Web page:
The trailing end of each inner partition wall 26 is fitted with a vertical trail plate 46, slotted at vertically spaced locations 47 for fore and aft adjustment along the wall 26 by means of a pair of bolts 48. During operation of the crusher material builds up from adjacent the primary tips 37 to the trail plates 46, as roughly indicated by the broken line in FIG. 4, thus protecting the partition walls 26, the wear tip mounting walls 27, the tip holders 36 and the secondary tips 38. The length and contour of the material build-up can be varied by the foregoing adjustment of the trail plate 46. Should one of the primary tips 37 shatter owing to passage of tramp iron, for instance, the secondary tip 38 will protect the adjacent components from what would otherwise be rapid destruction.
The exposed inner surfaces of the lower and upper rotor weldment end walls 11 and 14 are protected in turn by inner primary and retaining plate liners cast from high-chrome white iron, the upper ones being essentially mirror images of the lower ones, which ones only will be described. Each primary liner 50 is configured as shown in FIG. 4 and includes a tongue 51 at one side and beveled at its edge to slip beneath the under bevel of the adjacent gusset block 30. A beveled edge 52 along the opposite side of the liner 50 is overlapped by a mating bevel along the side edge of the retaining liner 53, the latter having a slotted, counterbored hole 54 through which it is bolted into the tapped hole 19 in the lower rotor weldment end wall 11. The two plates 50 and 53 are thus retained by the single bolt (not shown) through the plate 53 for easy and quick replacement of both liners 50 and 53, the primary liner 50 requiring replacement more often than the retainer liner 53. Each liner 50, 53 is also preferably cast with shallow pads 55 which support it on the rotor weldment end wall 11. The upper primary and retaining liners 50, 53 are retained in the same manner by a single bolt threaded up into the holes 20 in the upper end wall 14.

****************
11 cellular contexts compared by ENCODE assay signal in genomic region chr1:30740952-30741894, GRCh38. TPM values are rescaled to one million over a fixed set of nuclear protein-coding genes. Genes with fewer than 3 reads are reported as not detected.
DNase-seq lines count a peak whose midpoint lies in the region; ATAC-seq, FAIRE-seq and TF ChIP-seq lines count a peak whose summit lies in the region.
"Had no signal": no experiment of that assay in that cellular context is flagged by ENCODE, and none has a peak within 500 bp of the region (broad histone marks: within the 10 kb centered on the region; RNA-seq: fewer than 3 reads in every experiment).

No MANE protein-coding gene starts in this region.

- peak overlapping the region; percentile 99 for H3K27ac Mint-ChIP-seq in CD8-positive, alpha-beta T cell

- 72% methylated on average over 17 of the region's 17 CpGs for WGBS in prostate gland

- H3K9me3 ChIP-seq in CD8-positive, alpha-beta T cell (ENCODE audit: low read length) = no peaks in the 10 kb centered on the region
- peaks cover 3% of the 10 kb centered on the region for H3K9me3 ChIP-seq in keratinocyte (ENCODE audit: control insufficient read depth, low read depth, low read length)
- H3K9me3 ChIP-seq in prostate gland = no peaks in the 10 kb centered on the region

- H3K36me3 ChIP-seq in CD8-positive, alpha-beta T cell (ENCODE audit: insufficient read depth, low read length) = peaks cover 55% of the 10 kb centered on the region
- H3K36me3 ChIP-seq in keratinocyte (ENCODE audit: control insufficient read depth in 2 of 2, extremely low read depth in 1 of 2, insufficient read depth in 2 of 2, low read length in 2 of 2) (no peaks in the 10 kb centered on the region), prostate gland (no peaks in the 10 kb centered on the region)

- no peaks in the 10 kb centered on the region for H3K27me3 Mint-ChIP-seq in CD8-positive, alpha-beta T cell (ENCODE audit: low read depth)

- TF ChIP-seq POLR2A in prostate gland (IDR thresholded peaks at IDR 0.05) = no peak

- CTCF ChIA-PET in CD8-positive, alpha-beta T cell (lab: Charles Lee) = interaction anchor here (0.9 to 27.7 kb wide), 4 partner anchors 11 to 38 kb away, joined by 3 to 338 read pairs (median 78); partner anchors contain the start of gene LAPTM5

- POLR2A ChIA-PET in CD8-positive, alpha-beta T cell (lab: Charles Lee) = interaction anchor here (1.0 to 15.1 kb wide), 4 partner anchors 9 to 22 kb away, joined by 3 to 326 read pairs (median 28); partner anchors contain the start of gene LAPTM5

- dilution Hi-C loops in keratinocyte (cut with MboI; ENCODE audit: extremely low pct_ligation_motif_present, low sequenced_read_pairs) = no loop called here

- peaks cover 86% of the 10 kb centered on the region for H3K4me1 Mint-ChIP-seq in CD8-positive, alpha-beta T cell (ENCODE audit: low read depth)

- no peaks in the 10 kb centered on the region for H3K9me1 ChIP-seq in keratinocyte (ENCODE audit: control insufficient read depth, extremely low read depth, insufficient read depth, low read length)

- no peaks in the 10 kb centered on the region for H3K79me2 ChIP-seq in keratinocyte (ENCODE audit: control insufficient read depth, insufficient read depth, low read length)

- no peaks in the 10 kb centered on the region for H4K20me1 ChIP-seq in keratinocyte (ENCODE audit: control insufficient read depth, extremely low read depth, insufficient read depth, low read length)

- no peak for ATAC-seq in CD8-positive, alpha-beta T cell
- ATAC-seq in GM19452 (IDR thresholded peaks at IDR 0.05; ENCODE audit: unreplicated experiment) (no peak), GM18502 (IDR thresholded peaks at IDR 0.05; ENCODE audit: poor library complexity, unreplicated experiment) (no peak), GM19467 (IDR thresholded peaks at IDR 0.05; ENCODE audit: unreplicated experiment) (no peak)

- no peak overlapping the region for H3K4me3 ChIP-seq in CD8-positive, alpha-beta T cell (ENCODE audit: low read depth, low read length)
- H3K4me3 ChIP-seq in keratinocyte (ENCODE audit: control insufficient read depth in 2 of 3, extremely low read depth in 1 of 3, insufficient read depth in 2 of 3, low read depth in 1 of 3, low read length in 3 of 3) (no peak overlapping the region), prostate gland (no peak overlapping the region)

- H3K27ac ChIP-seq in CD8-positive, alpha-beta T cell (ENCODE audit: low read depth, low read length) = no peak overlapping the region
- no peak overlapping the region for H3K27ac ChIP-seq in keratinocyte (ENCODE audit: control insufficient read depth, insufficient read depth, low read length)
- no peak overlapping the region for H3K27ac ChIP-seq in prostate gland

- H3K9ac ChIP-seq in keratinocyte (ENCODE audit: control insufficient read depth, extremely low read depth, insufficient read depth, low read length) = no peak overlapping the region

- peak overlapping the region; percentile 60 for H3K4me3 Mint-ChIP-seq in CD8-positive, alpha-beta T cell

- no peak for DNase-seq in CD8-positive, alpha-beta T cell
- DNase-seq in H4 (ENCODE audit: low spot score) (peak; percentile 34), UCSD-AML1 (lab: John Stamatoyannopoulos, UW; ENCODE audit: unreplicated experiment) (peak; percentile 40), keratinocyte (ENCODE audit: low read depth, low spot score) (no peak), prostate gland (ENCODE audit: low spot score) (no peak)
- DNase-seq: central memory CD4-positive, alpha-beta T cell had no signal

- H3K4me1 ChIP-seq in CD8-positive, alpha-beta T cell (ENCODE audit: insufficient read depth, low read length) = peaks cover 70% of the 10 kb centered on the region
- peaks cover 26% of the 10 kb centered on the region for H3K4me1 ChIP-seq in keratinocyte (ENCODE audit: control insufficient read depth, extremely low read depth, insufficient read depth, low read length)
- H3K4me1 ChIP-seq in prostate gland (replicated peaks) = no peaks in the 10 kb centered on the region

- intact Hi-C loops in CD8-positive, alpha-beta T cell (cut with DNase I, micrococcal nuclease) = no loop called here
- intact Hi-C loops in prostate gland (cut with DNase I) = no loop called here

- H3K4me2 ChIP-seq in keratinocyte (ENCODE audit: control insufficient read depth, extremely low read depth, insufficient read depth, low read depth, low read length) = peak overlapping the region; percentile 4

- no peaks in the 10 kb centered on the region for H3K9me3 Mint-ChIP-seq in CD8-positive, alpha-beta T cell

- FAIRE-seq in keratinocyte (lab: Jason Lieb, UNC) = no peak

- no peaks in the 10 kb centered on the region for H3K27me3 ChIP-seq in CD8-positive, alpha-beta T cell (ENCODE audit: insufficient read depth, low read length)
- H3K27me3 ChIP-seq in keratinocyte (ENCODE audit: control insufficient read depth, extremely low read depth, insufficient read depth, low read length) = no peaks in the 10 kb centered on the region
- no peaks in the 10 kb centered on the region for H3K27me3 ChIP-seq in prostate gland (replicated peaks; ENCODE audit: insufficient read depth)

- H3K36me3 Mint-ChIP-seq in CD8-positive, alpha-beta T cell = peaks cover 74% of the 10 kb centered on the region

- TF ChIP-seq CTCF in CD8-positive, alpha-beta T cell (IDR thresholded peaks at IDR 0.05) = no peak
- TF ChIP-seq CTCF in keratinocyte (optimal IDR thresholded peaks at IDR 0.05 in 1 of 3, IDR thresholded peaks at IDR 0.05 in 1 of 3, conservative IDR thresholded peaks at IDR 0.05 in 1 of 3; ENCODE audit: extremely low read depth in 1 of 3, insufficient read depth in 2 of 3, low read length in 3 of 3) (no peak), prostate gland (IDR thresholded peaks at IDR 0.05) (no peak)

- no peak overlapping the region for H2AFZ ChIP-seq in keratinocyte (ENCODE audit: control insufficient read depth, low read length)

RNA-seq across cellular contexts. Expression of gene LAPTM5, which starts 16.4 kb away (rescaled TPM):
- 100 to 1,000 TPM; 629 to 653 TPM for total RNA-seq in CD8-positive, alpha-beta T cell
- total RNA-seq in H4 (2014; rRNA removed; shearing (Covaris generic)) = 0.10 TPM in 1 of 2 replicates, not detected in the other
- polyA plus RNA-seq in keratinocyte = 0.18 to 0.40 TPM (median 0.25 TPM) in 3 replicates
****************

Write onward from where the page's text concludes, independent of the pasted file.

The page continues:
As already mentioned the exterior peripheral side walls 15 of the rotor weldment 10 between the exit portals 16 are girded by replaceable shell segments 60, as shown in FIGS. 4, 5 and 8, cast of high-chrome white iron. The segments 60 are all of equal size and symmetrical construction so as to be interchangeable with each other as well as to be invertible. The outer and inner faces of each segment 60 are generally concentric with the axis of the rotor, and the upper and lower arcuate ends of each segment 60 are provided with retaining lips 61 along the entire arcuate lengths of the two ends and parallel to the rotor's axis. Each lip 61 is provided with an outer planar face 62 which, when the segment is assembled on the rotor, lies in a first plane parallel to the rotor's axis and perpendicular to a second plane through that axis which bisects the segment 60. The rear face of each segment 60 includes integrally cast, stiffening ribs 63 for strength.
The shell segments 60 are retained on the rotor weldment side walls 15 by identical upper and lower rim liners 65, as shown in FIGS. 5, 6 and 9, and also cast from high-chrome white iron. Each rim liner 65 is of sector shape in plan view concentric with respect to the rotor's axis and of an arcuate or peripheral length equal to that of the shell segments 60. The outer peripheral edge of each liner 65 includes a shell segment retaining lip 66 having an inner planar face 67 mating with the face 62 of its associated shell segment 60. Inboard of their retaining lips 66 the rim liners 65 include shallow, integral pads 68 (see FIG. 4) on which they overlie the adjacent edges of the rotor weldment end walls 11 and 14, and are there provided with a pair of smooth bores 69 whose axes are parallel to the rotor's axis and lie on a circle centered on that axis. The rim liner retaining lips 66 capture the retaining lips 61 of the shell segments 60 against the peripheries or rims of the weldment end walls 11 and 14, thus supporting and retaining the segments 60. Note that each segment 60 is retained solely by the mating faces 62 and 67 of the segment and liner lips 61 and 66, the segment ribs 63 standing shy of the rotor weldment side walls 15. The faces 62 and 67 are cast planar for better mating than if cast arcuate. Hence the rims of the rotor weldment end walls 11 and 14 and the weldment side walls 15 between the leading edge of each exit portal 16 and the portal protector 40 of the adjacent portal 16 are completely enclosed by the segments 60 and rim liners 65 for wear protection. A pair of similar rim liners 70 having like bores 71 but of greater peripheral length than the liners 65 (see FIGS. 6 and 11) enclose and protect the exposed upper and lower rims of the weldment end walls 11 and 14 at each exit portal 16, and are overlapped by the other ends of the inner plate liners 50 and 53.